Hi there! When you start with web development, at some point, you realize that HTML and CSS are not enough to achieve your project goals.
There are a lot of technologies to build dynamic websites and PHP is one of the easiest ones and perfect if you want to build simple backends. Besides, it is a good option for beginners' self-taught web developers. It is really easy, and there is a lot of documentation.
This is the fist of a series of posts in which we will learn the basics of programming logic using PHP.
Paraphrasing the omniscient Wikipedia, PHP is a programming language specially created for web development, and it is usually processed on a web server by a PHP interpreter implemented.
In simple words, it is a programing language to write server side web applications.
- A computer, obviously, with Windows, Linux or Mac.
- You need to install either WAMP, LAMP, MAMP or XAMPP
- Basic shell commands
- Your favorite text editor
Once you install the Apache server and PHP we can start coding. Open the command line, go to your server root (Usually
C:\wamp\www\ on Windows,
/var/www/ on Linux, and
/Applications/MAMP/htdocs/ on Mac) to create a new folder and our first PHP file.
mkdir my-first-php-script cd my-first-php-script touch helloworld.php // On windows type nul > helloworld.php
Open the file you just created and add the following lines
<?php echo 'Hello, World!'; ?>
Now, if you are using WAMP or LAMP, go to
http://127.0.0.1/my-first-php-script/helloworld.php. If you are using MAMP, go to
http://localhost:8888/my-first-php-script/helloworld.php And you will see the message "Hello, World!" in your browser.
What happened here? I think you noticed the delimiters
<?php ?>. They are required to insert the PHP code. Consider that you can mix PHP with HTML so these delimiters tell the server interpreter that this is PHP code. Let's see.
Open the file and add the following
<!DOCTYPE html> <html lang="en"> <head> <meta charset="UTF-8"> <meta name="viewport" content="width=device-width, initial-scale=1.0"> <title>PHP Hello World</title> </head> <body> <?php echo 'Hello, World!'; ?> </body> </html>
This will be rendered as a simple HTML page but we are sending the "Hello, World!" from PHP, using the delimiters.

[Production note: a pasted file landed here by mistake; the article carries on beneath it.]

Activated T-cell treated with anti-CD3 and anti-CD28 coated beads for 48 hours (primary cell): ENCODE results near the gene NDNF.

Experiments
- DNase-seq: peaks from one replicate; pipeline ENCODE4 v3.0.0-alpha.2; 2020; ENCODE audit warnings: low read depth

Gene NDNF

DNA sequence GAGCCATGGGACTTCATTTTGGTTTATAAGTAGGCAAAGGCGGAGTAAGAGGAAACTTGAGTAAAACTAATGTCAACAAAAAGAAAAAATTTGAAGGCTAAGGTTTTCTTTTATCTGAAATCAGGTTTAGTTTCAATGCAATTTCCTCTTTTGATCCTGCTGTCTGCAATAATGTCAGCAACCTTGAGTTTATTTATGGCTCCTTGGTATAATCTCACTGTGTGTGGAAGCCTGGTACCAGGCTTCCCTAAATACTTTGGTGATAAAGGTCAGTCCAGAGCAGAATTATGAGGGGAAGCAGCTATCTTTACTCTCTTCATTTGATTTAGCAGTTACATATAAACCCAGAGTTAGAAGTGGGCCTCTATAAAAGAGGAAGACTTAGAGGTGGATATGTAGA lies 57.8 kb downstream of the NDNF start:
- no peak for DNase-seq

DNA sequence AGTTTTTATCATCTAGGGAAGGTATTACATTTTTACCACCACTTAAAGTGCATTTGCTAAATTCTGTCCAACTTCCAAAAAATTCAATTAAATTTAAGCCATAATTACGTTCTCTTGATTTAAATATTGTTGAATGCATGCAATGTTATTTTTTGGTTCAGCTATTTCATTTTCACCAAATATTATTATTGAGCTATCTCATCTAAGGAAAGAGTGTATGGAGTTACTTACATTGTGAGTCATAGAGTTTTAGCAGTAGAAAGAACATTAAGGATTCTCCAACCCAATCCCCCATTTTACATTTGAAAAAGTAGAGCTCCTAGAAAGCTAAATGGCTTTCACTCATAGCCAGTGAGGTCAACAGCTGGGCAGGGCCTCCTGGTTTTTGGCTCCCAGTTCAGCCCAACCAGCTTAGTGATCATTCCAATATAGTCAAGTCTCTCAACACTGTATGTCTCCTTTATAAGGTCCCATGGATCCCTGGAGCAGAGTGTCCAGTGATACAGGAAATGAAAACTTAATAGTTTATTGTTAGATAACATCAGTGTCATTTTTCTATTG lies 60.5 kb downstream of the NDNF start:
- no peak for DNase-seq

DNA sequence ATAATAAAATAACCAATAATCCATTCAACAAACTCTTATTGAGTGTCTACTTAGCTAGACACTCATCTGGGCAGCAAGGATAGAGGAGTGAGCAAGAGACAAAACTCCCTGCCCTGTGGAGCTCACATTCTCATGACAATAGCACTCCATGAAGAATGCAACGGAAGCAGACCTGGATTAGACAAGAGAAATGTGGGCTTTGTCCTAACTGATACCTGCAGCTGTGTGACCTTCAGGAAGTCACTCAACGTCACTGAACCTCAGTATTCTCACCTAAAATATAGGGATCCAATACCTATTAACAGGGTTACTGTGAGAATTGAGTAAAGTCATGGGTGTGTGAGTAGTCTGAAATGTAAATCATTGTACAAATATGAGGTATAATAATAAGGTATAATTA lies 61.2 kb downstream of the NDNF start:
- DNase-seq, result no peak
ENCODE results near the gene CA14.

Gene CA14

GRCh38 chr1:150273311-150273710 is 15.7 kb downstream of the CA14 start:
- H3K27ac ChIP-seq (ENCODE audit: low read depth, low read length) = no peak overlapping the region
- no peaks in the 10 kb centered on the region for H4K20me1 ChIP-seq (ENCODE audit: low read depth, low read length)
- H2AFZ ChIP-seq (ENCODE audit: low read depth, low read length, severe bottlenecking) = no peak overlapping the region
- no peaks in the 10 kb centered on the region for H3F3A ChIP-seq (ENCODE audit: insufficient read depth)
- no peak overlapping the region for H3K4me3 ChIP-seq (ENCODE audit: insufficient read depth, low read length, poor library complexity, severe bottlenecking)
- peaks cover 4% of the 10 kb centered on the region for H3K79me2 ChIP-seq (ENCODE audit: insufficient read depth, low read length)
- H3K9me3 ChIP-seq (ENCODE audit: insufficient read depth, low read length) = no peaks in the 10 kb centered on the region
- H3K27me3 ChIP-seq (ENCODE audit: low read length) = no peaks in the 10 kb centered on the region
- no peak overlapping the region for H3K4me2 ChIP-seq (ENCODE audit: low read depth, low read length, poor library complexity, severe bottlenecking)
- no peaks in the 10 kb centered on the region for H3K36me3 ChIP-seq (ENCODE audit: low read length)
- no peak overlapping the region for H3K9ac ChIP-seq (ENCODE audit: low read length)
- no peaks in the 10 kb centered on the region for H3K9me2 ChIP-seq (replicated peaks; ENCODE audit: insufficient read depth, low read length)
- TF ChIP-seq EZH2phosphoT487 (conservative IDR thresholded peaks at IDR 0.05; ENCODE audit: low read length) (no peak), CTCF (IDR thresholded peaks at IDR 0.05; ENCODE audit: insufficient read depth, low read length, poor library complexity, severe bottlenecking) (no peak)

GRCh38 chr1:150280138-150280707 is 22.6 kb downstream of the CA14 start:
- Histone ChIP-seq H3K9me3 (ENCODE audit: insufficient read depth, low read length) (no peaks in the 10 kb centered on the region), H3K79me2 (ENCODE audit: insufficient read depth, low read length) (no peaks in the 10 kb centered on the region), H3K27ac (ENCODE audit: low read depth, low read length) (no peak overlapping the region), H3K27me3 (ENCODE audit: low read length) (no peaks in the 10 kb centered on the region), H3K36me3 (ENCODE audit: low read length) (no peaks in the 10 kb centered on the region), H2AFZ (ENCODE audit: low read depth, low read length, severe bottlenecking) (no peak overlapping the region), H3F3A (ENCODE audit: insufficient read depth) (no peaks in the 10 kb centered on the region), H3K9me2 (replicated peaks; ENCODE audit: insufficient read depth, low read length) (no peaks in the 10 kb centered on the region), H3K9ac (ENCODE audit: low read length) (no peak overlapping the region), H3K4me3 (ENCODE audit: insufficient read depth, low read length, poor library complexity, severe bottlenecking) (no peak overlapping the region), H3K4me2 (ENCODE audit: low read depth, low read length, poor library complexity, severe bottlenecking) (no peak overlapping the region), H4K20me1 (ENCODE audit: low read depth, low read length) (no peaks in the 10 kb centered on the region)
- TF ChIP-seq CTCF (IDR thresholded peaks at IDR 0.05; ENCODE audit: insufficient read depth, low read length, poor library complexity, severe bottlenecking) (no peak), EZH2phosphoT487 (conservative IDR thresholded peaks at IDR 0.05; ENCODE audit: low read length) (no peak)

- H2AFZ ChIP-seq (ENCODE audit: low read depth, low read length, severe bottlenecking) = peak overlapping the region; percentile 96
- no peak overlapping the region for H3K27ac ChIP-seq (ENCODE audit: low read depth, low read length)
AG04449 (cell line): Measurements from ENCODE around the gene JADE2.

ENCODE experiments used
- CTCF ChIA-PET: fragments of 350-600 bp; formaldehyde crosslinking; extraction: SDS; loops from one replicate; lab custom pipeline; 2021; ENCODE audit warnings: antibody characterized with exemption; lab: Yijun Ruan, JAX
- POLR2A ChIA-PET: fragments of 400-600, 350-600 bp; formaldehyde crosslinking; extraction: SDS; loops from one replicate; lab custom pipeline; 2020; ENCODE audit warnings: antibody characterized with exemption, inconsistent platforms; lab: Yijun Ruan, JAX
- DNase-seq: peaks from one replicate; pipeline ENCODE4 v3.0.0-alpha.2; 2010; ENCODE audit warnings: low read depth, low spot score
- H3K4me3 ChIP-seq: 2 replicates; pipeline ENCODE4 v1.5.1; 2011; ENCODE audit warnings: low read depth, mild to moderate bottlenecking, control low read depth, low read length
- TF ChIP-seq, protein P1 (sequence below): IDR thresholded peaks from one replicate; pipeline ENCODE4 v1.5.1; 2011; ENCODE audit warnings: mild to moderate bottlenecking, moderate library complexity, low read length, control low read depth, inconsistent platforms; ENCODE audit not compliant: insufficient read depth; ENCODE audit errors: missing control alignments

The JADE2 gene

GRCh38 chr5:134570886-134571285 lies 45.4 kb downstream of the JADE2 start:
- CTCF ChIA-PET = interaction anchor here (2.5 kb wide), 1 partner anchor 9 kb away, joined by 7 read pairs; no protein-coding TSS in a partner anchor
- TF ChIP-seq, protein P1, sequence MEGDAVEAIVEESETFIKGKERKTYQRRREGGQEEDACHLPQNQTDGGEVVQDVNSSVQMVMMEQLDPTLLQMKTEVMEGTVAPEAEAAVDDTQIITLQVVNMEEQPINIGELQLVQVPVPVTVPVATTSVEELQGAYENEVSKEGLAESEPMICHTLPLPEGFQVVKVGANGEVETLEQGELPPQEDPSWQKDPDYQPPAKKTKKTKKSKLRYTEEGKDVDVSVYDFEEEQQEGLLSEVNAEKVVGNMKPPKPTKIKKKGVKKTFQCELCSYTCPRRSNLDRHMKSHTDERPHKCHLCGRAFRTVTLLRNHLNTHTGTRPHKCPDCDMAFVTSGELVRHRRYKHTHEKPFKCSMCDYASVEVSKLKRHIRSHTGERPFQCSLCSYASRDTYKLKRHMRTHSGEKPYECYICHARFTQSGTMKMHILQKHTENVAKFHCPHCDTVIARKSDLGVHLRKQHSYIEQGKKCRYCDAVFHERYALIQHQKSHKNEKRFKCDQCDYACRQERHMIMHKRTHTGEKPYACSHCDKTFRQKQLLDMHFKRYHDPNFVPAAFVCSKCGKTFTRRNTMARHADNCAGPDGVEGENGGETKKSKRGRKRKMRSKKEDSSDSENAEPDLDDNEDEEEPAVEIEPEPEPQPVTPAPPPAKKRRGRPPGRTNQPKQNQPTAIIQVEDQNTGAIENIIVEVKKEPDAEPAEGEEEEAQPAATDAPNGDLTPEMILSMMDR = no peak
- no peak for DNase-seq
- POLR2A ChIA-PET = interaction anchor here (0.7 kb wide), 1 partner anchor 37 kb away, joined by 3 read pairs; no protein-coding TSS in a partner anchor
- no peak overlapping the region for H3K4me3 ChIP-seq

Let's continue. The command
echo is a language constructor that allows us, in this case, to print a string in the browser. Notice that we are using a semicolon at the end of the line. This is really important in PHP. Each operation line must be ended by a semicolon, there are exceptions that we will see then.
To ease coding, we can abbreviate the
echo command this way.
<?= 'PHP Hello World' ?>
Let's see it working.
<!DOCTYPE html> <html lang="en"> <head> <meta charset="UTF-8"> <meta name="viewport" content="width=device-width, initial-scale=1.0"> <!-- Abreviated `echo` command` --> <title><?= 'PHP Hello World' ?></title> </head> <body> <?php echo 'Hello, World!'; ?> </body> </html>
Now you can check in your browser and see how the title stays the same. Notice that I didn't add a semicolon at the end of the line. You can add it, but it is not required in this case.
PHP supports the same kind of comments that use languages like C, C++, and Shell. Let's see
Open the file and add the following
<?php echo 'This is an Example' // One line comment. /* Multiline comment */ # Like shell comment. ?>
We have to be careful with multiline comments. A simple error can crash your whole script.
<?php echo 'This is OK' /* The multiline comments have delimiters. If you write something after closing, PHP will try to execute it as code and as obviously it won't make sense, the script will crash */ <- Close delimiter. echo 'This is not right' ?>
This is all for now. Next time we will learn about variables. I hope y you have found this useful. Please like and share and if you think something is missing, please let me know in the comments below.